Policy Updates: Public Charge
The Department of Homeland Security’s (DHS) “public charge” regulation penalizes immigrant survivors of violence and their families if they use crucial public benefits like nutrition and housing assistance to escape and recover from abuse. The published rule, which was intended to take effect on October 15, 2019, was blocked by three nationwide preliminary injunctions. However, on January 27, 2020, the U.S. Supreme Court lifted the last of the three injunctions. This means that DHS’s public charge rule can take effect nationwide – except in Illinois where it is still blocked by a statewide injunction – while multiple lawsuits make their way through the appellate courts.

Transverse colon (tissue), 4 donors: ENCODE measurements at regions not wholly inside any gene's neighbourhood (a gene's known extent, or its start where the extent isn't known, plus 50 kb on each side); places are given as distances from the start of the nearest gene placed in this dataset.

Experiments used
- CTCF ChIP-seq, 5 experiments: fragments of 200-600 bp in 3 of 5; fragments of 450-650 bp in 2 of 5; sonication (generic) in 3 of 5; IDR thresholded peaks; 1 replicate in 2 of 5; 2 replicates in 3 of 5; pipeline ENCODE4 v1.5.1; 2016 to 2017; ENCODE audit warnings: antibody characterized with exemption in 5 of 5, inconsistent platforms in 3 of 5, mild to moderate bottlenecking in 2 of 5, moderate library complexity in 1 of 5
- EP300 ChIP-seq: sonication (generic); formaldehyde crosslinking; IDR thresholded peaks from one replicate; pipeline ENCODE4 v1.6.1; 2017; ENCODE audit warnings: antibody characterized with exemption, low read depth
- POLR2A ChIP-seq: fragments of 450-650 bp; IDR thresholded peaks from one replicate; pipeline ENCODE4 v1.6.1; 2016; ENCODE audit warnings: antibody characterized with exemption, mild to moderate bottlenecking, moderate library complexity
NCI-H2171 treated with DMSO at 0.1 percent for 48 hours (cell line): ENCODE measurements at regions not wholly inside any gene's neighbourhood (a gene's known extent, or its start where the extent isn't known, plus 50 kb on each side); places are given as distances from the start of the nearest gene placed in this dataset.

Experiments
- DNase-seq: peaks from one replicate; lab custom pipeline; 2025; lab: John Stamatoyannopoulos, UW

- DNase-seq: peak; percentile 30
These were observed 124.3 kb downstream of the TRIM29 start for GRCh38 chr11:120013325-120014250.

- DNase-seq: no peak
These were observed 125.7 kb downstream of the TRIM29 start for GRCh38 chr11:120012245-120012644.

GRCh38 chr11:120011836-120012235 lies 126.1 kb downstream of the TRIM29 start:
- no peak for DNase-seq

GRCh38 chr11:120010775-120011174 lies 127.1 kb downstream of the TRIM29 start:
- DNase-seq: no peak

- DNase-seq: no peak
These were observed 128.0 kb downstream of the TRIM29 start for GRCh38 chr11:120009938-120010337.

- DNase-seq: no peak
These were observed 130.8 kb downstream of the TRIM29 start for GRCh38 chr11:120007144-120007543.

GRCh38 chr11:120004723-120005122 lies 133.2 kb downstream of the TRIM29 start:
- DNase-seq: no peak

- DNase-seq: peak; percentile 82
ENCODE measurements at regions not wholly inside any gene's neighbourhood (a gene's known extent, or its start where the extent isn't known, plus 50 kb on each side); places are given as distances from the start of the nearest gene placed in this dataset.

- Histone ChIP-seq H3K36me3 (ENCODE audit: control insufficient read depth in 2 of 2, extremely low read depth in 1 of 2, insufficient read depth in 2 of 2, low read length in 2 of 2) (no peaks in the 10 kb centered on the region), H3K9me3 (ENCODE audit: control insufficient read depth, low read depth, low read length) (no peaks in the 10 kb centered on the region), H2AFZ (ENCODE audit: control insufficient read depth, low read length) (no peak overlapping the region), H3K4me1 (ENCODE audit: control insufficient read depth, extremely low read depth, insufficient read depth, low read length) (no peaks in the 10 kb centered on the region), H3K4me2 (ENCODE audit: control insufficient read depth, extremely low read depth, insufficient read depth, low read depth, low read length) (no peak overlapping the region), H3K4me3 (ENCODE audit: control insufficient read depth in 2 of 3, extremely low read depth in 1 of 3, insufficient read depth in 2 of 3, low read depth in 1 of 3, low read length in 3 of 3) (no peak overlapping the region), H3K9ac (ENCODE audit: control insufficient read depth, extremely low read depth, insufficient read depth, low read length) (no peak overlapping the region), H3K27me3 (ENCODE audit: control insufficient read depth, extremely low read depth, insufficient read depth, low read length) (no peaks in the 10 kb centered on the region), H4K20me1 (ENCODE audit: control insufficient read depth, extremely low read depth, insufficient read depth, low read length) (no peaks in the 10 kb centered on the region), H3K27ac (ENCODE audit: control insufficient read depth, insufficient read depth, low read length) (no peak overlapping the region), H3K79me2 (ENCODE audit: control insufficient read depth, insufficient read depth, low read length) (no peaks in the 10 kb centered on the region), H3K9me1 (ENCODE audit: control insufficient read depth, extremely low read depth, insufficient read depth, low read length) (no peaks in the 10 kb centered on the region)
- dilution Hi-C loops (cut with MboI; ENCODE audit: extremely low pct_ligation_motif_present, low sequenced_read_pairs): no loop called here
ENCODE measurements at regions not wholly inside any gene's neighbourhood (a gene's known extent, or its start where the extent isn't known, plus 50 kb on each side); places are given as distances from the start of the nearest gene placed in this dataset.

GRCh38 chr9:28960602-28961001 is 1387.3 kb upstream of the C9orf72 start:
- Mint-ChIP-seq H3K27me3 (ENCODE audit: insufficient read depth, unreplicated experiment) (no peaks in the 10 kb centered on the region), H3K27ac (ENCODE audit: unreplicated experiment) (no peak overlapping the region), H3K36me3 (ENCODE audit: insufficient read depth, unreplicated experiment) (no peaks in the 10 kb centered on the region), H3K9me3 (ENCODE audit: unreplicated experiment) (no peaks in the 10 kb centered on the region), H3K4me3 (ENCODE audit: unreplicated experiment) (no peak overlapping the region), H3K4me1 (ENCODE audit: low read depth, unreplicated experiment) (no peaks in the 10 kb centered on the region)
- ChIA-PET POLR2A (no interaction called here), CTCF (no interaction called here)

USCIS has announced that it will implement the public charge rule to applications and petitions submitted on or after February 24, 2020.
Although this turn of events is disappointing,
litigation to put a stop to the public charge rule is still on-going in several appellate courts
. The Asian Pacific Institute on Gender-Based Violence (API-GBV) and other advocates from across the U.S. are filing amicus briefs to demonstrate that the public charge rule will undermine efforts by survivors of domestic and sexual violence to secure essential services that help them to escape abuse and rebuild their lives. See the amicus briefs in the case of Washington, et al. v. DHS
and case of Casa de Maryland, Inc., et al. v. Trump